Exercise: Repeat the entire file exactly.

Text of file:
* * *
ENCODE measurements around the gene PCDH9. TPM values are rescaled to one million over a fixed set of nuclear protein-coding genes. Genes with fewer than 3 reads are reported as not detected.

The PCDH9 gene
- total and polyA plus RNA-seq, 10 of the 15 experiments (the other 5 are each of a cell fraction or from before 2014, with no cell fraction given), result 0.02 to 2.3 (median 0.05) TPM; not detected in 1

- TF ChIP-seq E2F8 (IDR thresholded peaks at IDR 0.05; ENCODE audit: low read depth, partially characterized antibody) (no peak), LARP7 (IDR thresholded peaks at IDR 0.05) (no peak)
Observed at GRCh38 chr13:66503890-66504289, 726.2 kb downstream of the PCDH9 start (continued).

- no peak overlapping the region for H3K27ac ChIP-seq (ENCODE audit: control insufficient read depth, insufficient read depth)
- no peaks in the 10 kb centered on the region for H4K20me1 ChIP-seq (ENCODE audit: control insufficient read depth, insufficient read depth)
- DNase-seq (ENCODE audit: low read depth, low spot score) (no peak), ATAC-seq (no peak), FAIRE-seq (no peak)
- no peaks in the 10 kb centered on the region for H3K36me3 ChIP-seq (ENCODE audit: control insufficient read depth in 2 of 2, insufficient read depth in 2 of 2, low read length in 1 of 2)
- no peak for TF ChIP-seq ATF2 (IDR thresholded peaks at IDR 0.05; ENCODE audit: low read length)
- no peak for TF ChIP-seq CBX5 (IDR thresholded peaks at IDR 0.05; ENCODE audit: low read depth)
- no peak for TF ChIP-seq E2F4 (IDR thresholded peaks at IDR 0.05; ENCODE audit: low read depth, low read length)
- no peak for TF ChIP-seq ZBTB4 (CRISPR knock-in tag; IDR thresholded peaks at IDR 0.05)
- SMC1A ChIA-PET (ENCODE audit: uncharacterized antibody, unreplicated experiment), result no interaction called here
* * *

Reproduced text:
ENCODE measurements around the gene PCDH9. TPM values are rescaled to one million over a fixed set of nuclear protein-coding genes. Genes with fewer than 3 reads are reported as not detected.

The PCDH9 gene
- total and polyA plus RNA-seq, 10 of the 15 experiments (the other 5 are each of a cell fraction or from before 2014, with no cell fraction given), result 0.02 to 2.3 (median 0.05) TPM; not detected in 1

- TF ChIP-seq E2F8 (IDR thresholded peaks at IDR 0.05; ENCODE audit: low read depth, partially characterized antibody) (no peak), LARP7 (IDR thresholded peaks at IDR 0.05) (no peak)
Observed at GRCh38 chr13:66503890-66504289, 726.2 kb downstream of the PCDH9 start (continued).

- no peak overlapping the region for H3K27ac ChIP-seq (ENCODE audit: control insufficient read depth, insufficient read depth)
- no peaks in the 10 kb centered on the region for H4K20me1 ChIP-seq (ENCODE audit: control insufficient read depth, insufficient read depth)
- DNase-seq (ENCODE audit: low read depth, low spot score) (no peak), ATAC-seq (no peak), FAIRE-seq (no peak)
- no peaks in the 10 kb centered on the region for H3K36me3 ChIP-seq (ENCODE audit: control insufficient read depth in 2 of 2, insufficient read depth in 2 of 2, low read length in 1 of 2)
- no peak for TF ChIP-seq ATF2 (IDR thresholded peaks at IDR 0.05; ENCODE audit: low read length)
- no peak for TF ChIP-seq CBX5 (IDR thresholded peaks at IDR 0.05; ENCODE audit: low read depth)
- no peak for TF ChIP-seq E2F4 (IDR thresholded peaks at IDR 0.05; ENCODE audit: low read depth, low read length)
- no peak for TF ChIP-seq ZBTB4 (CRISPR knock-in tag; IDR thresholded peaks at IDR 0.05)
- SMC1A ChIA-PET (ENCODE audit: uncharacterized antibody, unreplicated experiment), result no interaction called here